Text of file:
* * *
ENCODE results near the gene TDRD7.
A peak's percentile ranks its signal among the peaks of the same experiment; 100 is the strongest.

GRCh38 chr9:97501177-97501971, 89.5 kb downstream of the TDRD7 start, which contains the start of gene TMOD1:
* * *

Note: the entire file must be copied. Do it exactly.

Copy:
ENCODE results near the gene TDRD7.
A peak's percentile ranks its signal among the peaks of the same experiment; 100 is the strongest.

GRCh38 chr9:97501177-97501971, 89.5 kb downstream of the TDRD7 start, which contains the start of gene TMOD1: